Macro Models and the Long Run

I was just looking at this working paper on the OECD’s new global macro model. What it is, is a set of equations relating a dozen or so macro aggregates for each major country or region in the OECD, at a quarterly timescale. OK, that sounds stupid and naive to economists, and hopelessly cryptic to everyone else. Let’s proceed. Some observations, first on structure, second on content. On form:
The equations comes in two flavors, long-term and short-term. Salient fact about the long-term ones is that most of them are imposed (singly or jointly) rather than estimated. For instance, the elasticities of consumption with respect to income and wealth are constrained to sum to one. The elasticity of employment with respect to real wages is constrained to be negative one. (Oh, that one makes me mad.) The elasticities of exports and imports with respect to their respective market sizes are constrained to be one. And so on. Meanwhile, the short-term (one- and two-year) equations are allowed to be determined by the data.

There’s a couple reasons for this, at least one of which is reasonable. The reasonable one is that they want the long-run behavior of the model to converge to an equilibrium. If, let’s say, the long-run elasticity of imports with respect to income was anything but 1, the share of imports in consumption would rise without limit over time. I’m not sure how I feel about this. (Bad blogger!) On the one hand, it’s obviously true that that imports or consumption relative to GDP, or the wage share, or relative prices among trading patterns, don’t diverge to infinity. On the other hand, time doesn’t pass to infinity either. The practical relevance of the long-run conditions is only for a period long enough that exogenous fluctuations have canceled out, yet short enough that the parameters of the model remain unchanged. It’s not at all clear to me that the set of such periods is not empty. On the other hand, there may be reasons why postulating a long-run equilibrium is useful, even if we recognize that no such equilibrium is ever reached.

The other reason for the long-run restrictions is less defensible — or, since really who cares about my opinion, let’s say it’s substantive rather than methodological. The model “combines short-term Keynesian-type dynamics with a consistent neoclassical supply-side in the long run.” (Interestingly, mainstream macro has this in common with a major strand of Marxist economics, in contrast with the (post-)Keynesians who allow a role for demand even in the long run.) So some of the long-run restrictions are imposed not simply to get an equilibrium, but to get a particular, tastes-endowments-and-technology equilibrium. There’s no reason in principle that practical macroeconomics should exclude the possibility of changes in real wages changing income shares in the long run. That the OECD does, tells you something.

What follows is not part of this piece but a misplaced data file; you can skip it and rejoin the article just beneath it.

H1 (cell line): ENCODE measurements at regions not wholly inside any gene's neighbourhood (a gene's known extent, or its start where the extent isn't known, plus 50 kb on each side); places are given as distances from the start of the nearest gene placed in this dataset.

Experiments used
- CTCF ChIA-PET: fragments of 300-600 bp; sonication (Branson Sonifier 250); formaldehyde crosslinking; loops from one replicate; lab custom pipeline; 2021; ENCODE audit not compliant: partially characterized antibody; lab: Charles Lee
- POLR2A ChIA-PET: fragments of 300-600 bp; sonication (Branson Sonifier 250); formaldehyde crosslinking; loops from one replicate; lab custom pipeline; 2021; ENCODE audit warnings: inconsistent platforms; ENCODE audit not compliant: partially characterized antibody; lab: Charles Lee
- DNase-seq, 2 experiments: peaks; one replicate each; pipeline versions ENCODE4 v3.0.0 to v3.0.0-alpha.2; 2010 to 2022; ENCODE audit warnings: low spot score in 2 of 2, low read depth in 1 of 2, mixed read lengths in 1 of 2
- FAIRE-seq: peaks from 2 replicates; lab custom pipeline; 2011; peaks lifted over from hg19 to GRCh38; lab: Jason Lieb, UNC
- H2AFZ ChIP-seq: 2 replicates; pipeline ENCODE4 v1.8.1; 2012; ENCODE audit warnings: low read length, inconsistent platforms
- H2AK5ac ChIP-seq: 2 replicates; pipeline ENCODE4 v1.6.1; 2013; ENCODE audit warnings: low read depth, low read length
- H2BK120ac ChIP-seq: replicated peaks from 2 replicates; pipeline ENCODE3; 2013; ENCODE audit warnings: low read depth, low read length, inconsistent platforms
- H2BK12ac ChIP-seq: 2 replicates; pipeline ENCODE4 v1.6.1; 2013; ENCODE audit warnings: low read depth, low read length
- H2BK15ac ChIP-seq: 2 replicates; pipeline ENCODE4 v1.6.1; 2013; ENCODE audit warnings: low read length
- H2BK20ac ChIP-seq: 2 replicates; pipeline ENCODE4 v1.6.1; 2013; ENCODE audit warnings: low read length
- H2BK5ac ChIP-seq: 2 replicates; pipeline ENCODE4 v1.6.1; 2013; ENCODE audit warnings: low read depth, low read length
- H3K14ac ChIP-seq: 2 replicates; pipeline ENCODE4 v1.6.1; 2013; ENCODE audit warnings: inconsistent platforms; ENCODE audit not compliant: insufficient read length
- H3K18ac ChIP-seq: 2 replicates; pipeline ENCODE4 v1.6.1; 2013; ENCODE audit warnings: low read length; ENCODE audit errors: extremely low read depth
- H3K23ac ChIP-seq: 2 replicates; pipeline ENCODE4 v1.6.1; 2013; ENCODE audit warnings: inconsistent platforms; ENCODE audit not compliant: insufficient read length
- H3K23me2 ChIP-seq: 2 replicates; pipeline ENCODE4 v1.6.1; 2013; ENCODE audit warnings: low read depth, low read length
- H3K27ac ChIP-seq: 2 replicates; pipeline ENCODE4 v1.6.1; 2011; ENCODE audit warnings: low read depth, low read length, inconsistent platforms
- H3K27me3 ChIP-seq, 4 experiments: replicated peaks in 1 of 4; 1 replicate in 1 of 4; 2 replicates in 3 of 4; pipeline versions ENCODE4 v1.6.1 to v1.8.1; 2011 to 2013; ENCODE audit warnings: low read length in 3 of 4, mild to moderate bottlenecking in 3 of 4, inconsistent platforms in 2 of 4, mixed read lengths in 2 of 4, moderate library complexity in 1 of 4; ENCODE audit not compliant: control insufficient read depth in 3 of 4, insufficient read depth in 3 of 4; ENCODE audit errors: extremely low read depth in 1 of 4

On to the substance:

A couple interesting things here, which unlike the thumbsucking above, one can actually use. These are hardly gospel, of course; but enshrined in the OECD macro model they can be taken as stylized facts, in the sense that in many contexts they don’t, qualitatively, have to be explicitly argued for.
1. Wealth effects (on consumption) are largest for the US, smallest for Japan.
2. The effect of import prices on the domestic price level is negligible in the US and Japan, but substantial in Europe.
3. Trade flows are much more responsive to income changes than to relative prices. Estimated export elasticities are two to three times higher for income than for “competitiveness” [3]; estimated import elasticities are two to four times higher.
4. US export prices move with domestic prices essentially one for one; US import prices move with foreign prices only slightly. For most other countries, export pass-through is lower and import pass-through is greater.

The last two are particularly interesting.

Eventually, one would like to think through the conceptual basis, and limits, of these sorts of models. There’s that never-realized long-term. Meanwhile here in the short-term, when you’re making heterodox arguments it’s nice to get empirical backup from some place impeccably orthodox.

What is Keynesianism?

[A bit of thumbsucking inspired by discussion here.]